Wednesday, December 17, 2003
Prove Danny wrong, 'Toine
By Bill Walton
Special to ESPN.com
Let me get this straight now. Danny Ainge trades Antoine Walker from the Boston Celtics to the Dallas Mavericks which is a better team with better players. The Mavericks are a squad that is much closer to being a championship contender, with a free-spending owner who regularly overpays his players while spending lavishly on every creature comfort known to man so that his employees can have more fun and enhance their possibilities for success. And Antoine says that Danny is trying to wreck his career? What am I missing here?
Danny Ainge traded Antoine Walker so that Danny -- in his vision -- could improve the Celtics. Danny is and was under no obligation to Antoine on any front, other than to pay him based on a previously agreed contract. Antoine worked for Danny and Danny did not see a future with Antoine that he liked. Making those kinds of assessments is what Danny is paid to do. It is Danny's prerogative to do as he sees fit and he will be held accountable for everything. Danny Ainge is responsible for the Celtics -- not the happiness of Antoine Walker. All Antoine can do about it is prove Danny wrong. The great thing about the NBA is that Antoine will get his chance. Danny has made his move. Antoine, it's your turn.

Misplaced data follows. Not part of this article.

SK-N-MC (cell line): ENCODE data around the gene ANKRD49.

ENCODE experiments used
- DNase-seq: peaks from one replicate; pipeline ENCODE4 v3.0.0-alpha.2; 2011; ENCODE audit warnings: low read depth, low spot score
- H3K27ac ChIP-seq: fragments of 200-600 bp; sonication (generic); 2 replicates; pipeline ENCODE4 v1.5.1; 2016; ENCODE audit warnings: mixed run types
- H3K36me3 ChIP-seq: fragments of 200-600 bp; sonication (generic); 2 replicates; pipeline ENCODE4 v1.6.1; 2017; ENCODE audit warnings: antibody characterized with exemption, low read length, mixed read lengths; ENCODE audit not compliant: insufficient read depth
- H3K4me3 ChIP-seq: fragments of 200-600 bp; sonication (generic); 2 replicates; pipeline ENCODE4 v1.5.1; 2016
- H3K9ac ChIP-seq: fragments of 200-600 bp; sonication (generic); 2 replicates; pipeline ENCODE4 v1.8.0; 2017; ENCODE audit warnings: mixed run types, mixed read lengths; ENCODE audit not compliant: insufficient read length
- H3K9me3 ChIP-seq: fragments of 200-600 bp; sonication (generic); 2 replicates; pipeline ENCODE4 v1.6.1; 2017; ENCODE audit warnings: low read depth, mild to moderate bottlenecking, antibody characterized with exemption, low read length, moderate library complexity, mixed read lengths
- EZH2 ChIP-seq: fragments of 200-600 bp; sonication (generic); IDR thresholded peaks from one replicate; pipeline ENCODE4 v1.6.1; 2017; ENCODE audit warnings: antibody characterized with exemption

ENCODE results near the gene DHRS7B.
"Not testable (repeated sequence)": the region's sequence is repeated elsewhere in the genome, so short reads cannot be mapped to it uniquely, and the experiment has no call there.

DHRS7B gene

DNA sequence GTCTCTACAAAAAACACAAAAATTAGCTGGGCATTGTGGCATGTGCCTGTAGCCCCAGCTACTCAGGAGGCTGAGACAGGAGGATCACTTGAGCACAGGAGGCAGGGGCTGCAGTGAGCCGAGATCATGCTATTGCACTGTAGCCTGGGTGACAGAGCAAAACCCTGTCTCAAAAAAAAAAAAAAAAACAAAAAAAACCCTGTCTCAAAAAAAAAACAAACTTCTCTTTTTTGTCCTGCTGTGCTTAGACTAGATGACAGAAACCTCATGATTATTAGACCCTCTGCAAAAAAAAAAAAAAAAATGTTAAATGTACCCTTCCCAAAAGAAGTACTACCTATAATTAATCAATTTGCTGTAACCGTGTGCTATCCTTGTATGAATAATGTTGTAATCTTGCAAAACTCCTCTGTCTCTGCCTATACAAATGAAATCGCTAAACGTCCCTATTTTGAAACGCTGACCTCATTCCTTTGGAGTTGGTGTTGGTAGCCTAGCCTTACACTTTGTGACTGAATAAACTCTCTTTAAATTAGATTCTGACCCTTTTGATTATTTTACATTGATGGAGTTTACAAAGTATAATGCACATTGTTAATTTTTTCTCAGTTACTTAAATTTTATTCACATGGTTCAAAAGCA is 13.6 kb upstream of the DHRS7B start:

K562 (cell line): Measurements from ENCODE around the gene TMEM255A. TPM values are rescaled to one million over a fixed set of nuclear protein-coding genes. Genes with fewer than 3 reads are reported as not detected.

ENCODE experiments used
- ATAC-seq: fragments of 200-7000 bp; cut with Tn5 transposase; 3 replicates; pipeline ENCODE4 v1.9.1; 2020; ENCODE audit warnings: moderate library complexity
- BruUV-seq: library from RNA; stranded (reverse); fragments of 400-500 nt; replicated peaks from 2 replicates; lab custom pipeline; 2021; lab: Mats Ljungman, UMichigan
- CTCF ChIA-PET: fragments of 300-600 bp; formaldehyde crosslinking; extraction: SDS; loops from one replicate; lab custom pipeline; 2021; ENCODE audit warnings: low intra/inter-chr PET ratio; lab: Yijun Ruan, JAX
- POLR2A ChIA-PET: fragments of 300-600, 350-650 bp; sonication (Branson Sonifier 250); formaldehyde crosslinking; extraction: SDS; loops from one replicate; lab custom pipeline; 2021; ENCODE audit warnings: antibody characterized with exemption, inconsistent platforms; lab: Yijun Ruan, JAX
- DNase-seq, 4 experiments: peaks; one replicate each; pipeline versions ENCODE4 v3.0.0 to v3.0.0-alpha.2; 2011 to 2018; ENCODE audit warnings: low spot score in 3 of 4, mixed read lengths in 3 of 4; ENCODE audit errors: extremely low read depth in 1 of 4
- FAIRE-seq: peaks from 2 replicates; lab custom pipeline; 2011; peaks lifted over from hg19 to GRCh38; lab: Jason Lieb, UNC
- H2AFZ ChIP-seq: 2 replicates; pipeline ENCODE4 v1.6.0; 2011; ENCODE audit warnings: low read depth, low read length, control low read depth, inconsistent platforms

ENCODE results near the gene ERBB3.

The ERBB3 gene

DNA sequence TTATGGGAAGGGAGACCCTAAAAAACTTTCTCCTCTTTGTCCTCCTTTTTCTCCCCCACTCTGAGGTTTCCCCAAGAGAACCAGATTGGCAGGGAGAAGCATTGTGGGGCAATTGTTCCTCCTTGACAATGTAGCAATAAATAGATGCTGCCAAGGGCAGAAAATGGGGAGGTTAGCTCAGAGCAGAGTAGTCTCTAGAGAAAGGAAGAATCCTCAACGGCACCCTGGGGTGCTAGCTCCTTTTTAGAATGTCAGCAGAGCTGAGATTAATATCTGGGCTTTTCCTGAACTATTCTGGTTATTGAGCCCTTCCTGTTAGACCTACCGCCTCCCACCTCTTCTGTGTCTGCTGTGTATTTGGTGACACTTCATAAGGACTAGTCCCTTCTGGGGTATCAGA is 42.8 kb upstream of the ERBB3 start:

And now after claiming that one of the main reasons for trading Antoine was Walker's detrimental impact on franchise chemistry, Danny trades for Ricky Davis. The sky is yellow and the sun is blue. I know, as Danny's former rebounder, that he really enjoyed getting booed as a player. I don't think what happened in Boston on Monday night is the same thing, though.
Is there anything more beautiful than watching Kobe Bryant run the triangle offense? Isosceles must be so proud.
After Detroit's Friday night home-court debacle against Seattle, I could not escape the more-than-a-few Pistons loyalists who were wondering whatever happened to the good old days of Rick Carlisle. Some even suggested that Larry Brown might have taken Phil Jackson's "Let 'em play through it" strategy four games too literally.
If Rumsfeld's Pentagon found significant fraud in Cheney's Halliburton during the fleecing -- excuse me, rebuilding of Iraq -- imagine what was really going on? What could possibly be next? Bechtel short-changing the poor little school children of Baghdad? Or maybe even the possibility of Baker Botts or the Carlyle Group getting their clean, unsoiled hands caught in the public cookie jar. The only clear solution to restore complete confidence and trust is to have Henry Kissinger come in and investigate. On our tab, of course.
Darko Milicic has scored. We can put to rest all the speculation that this was a mistake.
I was ecstatic to see such progress and how well the LeBron Cavaliers played the other night in their home-court waxing of Detroit. Then I saw the Pistons play the next night and I wasn't so sure it had anything to do with LeBron James.
Is Darius Miles the only guy ever for whom things were better as a Clipper?